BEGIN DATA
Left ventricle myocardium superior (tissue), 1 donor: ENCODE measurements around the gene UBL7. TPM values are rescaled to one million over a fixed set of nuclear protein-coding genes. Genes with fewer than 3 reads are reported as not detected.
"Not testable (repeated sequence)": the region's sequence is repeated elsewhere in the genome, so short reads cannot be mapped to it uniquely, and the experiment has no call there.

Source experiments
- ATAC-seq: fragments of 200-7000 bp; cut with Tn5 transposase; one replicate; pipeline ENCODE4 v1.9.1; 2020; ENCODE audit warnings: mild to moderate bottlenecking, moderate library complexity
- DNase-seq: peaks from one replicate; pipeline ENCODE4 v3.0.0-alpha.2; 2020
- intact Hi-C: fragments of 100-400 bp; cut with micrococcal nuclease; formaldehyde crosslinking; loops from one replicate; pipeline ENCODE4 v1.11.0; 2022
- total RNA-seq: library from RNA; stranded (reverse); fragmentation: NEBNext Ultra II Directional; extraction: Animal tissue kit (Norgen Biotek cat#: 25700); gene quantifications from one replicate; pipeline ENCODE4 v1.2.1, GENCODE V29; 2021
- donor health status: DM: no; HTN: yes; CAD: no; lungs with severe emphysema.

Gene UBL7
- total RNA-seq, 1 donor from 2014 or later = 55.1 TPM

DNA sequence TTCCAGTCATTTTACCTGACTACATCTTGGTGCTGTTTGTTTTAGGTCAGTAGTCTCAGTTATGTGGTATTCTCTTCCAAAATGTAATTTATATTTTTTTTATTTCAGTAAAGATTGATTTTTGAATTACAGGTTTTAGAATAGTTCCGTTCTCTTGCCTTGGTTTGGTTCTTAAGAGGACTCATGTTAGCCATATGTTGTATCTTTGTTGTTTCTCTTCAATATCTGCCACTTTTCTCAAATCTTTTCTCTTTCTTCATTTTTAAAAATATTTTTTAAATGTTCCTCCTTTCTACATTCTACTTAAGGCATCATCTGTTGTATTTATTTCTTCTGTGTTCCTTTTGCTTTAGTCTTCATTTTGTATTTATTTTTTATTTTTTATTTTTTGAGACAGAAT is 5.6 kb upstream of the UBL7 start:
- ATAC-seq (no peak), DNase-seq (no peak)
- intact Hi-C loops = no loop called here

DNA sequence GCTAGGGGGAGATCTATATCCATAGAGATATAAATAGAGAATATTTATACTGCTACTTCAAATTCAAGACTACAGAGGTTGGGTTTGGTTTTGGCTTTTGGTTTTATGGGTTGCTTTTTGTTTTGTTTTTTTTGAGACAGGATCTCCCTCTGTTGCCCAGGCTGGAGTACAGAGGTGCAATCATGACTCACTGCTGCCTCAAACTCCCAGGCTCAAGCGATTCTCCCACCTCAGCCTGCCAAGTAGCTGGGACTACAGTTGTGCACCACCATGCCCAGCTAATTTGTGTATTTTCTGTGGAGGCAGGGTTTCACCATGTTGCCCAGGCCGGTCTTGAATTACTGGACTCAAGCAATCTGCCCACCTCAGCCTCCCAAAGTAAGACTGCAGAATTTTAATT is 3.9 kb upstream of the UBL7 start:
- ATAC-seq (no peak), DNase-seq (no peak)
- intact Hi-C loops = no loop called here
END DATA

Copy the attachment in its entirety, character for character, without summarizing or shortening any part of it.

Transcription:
Left ventricle myocardium superior (tissue), 1 donor: ENCODE measurements around the gene UBL7. TPM values are rescaled to one million over a fixed set of nuclear protein-coding genes. Genes with fewer than 3 reads are reported as not detected.
"Not testable (repeated sequence)": the region's sequence is repeated elsewhere in the genome, so short reads cannot be mapped to it uniquely, and the experiment has no call there.

Source experiments
- ATAC-seq: fragments of 200-7000 bp; cut with Tn5 transposase; one replicate; pipeline ENCODE4 v1.9.1; 2020; ENCODE audit warnings: mild to moderate bottlenecking, moderate library complexity
- DNase-seq: peaks from one replicate; pipeline ENCODE4 v3.0.0-alpha.2; 2020
- intact Hi-C: fragments of 100-400 bp; cut with micrococcal nuclease; formaldehyde crosslinking; loops from one replicate; pipeline ENCODE4 v1.11.0; 2022
- total RNA-seq: library from RNA; stranded (reverse); fragmentation: NEBNext Ultra II Directional; extraction: Animal tissue kit (Norgen Biotek cat#: 25700); gene quantifications from one replicate; pipeline ENCODE4 v1.2.1, GENCODE V29; 2021
- donor health status: DM: no; HTN: yes; CAD: no; lungs with severe emphysema.

Gene UBL7
- total RNA-seq, 1 donor from 2014 or later = 55.1 TPM

DNA sequence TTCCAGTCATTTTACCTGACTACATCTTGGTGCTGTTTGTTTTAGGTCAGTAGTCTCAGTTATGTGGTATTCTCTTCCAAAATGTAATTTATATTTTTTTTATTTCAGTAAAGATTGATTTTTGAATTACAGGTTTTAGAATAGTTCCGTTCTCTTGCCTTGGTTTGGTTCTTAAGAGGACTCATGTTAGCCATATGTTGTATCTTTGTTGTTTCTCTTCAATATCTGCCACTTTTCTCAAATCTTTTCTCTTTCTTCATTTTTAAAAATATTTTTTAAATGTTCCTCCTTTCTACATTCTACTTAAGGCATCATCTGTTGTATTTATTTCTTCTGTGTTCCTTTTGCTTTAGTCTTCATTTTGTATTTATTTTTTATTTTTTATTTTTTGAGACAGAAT is 5.6 kb upstream of the UBL7 start:
- ATAC-seq (no peak), DNase-seq (no peak)
- intact Hi-C loops = no loop called here

DNA sequence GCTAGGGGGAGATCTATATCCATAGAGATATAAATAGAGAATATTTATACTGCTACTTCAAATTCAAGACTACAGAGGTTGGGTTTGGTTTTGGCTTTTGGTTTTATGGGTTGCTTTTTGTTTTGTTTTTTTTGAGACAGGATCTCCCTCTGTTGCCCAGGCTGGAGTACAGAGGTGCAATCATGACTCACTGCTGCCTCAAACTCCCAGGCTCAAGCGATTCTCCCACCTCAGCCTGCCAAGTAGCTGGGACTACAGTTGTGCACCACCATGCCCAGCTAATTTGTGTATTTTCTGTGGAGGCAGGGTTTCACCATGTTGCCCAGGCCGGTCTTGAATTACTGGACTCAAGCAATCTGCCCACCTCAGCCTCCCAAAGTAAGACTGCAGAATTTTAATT is 3.9 kb upstream of the UBL7 start:
- ATAC-seq (no peak), DNase-seq (no peak)
- intact Hi-C loops = no loop called here